The Match Of The Day presenter joined Kugan Cassius on IFL TV to talk about the Premier League restart, but also about what would be probably the biggest fight in British boxing history. And with the venue being such a hot topic amongst fight fans, Lineker was inevitably asked for his thoughts.
He said: “Saudi Arabia – I don’t know – I worry about taking sporting events to there, I’m slightly uncomfortable with that in some ways, but you know sport is about also economical importance, especially at the moment. I think it would be a real shame, I think it would be marginally better in terms of viewing than if it was in America only because of the time difference, not politics obviously aside. They’re three hours ahead so you could actually feature it on a Saturday evening, hopefully before Match Of The Day not during it because we’d lose a bit of audience and also more importantly I wouldn’t be able to watch it which would be awful, and to try not to know the result which would be impossible.
“So I have mixed feelings about where it’s being held. It’s a massive British fight that you would love to see in Britain, course we would. As long as we don’t have to get up at 5 or.6 in the morning to watch it, or trying to hang on all night. Lots of times I get home after Match Of The Day – I usually get home between 3 and 3.30am – we film in Manchester and I live in London so I come back down after the show, and then sometimes when there’s big fights in America it kind of works. But trying to stay awake from 3.30 and the fight doesn’t happen to half past six, and nod off and miss it. So I’m hoping it’ll be about, 9 o clock would be nice, just before us (Match Of The Day) and then people switch over when it’s done.”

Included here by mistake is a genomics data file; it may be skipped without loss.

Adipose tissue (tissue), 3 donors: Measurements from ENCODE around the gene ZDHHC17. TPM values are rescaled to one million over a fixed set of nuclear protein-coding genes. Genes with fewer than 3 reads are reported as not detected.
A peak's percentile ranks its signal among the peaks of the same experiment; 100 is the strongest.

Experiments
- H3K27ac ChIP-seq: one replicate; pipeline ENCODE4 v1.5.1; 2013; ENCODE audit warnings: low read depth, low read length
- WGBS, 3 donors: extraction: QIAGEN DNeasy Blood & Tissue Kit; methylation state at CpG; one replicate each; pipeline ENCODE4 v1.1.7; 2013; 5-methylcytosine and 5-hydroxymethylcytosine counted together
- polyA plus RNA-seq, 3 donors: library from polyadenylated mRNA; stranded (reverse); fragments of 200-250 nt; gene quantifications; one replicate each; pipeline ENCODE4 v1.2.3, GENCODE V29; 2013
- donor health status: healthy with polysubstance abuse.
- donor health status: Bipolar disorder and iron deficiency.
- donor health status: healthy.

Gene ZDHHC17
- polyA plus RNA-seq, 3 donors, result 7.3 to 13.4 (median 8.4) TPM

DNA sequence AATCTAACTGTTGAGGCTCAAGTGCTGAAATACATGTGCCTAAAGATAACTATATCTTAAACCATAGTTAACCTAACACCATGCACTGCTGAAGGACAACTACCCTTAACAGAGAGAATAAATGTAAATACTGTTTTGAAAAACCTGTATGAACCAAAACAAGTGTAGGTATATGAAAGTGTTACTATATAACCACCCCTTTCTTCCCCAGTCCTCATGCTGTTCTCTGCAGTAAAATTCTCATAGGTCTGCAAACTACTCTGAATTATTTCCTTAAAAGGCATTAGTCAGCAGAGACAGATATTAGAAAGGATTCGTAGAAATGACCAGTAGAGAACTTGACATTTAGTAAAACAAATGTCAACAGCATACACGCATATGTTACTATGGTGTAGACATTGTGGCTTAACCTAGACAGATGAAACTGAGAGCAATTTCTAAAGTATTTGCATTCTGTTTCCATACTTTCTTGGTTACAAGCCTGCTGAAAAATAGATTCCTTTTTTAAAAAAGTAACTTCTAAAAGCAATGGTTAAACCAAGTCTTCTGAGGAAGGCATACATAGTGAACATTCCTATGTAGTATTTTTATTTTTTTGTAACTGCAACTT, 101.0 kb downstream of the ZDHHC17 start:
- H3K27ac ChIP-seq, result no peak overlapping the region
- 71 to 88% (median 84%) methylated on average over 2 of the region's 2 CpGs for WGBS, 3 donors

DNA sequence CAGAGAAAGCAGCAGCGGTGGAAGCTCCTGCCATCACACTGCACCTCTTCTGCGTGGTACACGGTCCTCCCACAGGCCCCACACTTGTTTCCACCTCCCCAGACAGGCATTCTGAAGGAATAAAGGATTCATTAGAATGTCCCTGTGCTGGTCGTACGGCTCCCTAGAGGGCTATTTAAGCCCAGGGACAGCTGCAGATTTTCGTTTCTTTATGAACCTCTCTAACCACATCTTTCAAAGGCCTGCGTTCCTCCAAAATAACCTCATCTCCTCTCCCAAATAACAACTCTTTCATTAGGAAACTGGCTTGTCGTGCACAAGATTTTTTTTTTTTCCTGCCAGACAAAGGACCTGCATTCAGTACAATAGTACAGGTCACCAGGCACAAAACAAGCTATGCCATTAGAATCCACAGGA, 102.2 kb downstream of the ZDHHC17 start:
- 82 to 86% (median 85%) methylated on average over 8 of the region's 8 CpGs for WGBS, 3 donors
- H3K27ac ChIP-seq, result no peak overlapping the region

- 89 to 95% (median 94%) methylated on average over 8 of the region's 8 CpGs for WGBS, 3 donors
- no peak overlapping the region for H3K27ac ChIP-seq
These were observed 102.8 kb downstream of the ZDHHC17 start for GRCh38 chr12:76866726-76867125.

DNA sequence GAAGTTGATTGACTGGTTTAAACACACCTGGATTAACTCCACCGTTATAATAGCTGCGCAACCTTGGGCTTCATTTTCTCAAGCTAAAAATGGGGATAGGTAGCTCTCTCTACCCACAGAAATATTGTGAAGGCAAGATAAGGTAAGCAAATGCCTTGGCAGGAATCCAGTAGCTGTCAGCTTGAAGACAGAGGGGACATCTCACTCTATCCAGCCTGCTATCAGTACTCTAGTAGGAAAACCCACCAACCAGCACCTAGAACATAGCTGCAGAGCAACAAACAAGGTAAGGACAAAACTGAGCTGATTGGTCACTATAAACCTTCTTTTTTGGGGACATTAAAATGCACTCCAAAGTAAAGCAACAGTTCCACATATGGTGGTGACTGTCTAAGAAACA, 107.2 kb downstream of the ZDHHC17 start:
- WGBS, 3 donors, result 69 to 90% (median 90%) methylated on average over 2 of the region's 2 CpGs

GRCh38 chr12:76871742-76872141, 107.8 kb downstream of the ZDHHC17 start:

Lineker paid tribute to Fury’s incredible comeback over the past three years, to the extent that he’s changed his mind on who might win the big unification showdown.
“If you’d asked me 18 months I’d have gone strongly with Joshua, now I would actually fancy Tyson Fury to do it if he can stay in the same shape mentally and physically that he is at present,” he said.
Fury’s comeback culminated in that devastating seventh-round TKO of Deontay Wilder to claim the WBC title in Las Vegas in February, a performance that left Lineker purring.
“I thought it was one of the great boxing performances – I’ve never seeen I don’t think someone dominate it right from the very start to its end,” he explained.
“He (Fury) was totally in control, measured, hardly took a blow in the whole fight. Picked him off easily. I thought it was just one of the most polished performances I’ve seen against a dangerous man – he’s not technically the best boxer I’ve ever seen – but you don’t want to get him by him that’s for sure.
“Fury is an unbelievable personality and a character, the way he’s come back from all his troubles and his problems and he’s obviously apart from being massive personality, he’s also one hell of a boxer, technically so good and he’s quick for the size of him – he’s so quick – and evasive, he’s almost as hard to hit as someone like Mayweather.
“Even when you look at the first fight with Wilder (their draw in Los Angeles in December 2018) – when he knocked him down at the end you thought that was it – it kind of encapsulated the last three years in just a few seconds. He suddenly got up and you thought: ‘My God’ and he kind of rallied at the end. It’s one of the great sporting comebacks. I think we’ve seen one or two in recent times – Tiger Woods has done it as well. But this is kind of similar stuff from Tyson Fury.
“Let’s hope we can see some more fights from him – let’s hope he fights Anthony Joshua at some stage, that’s obviously what we all want to see – the kind of dream fight for this country that’s for sure.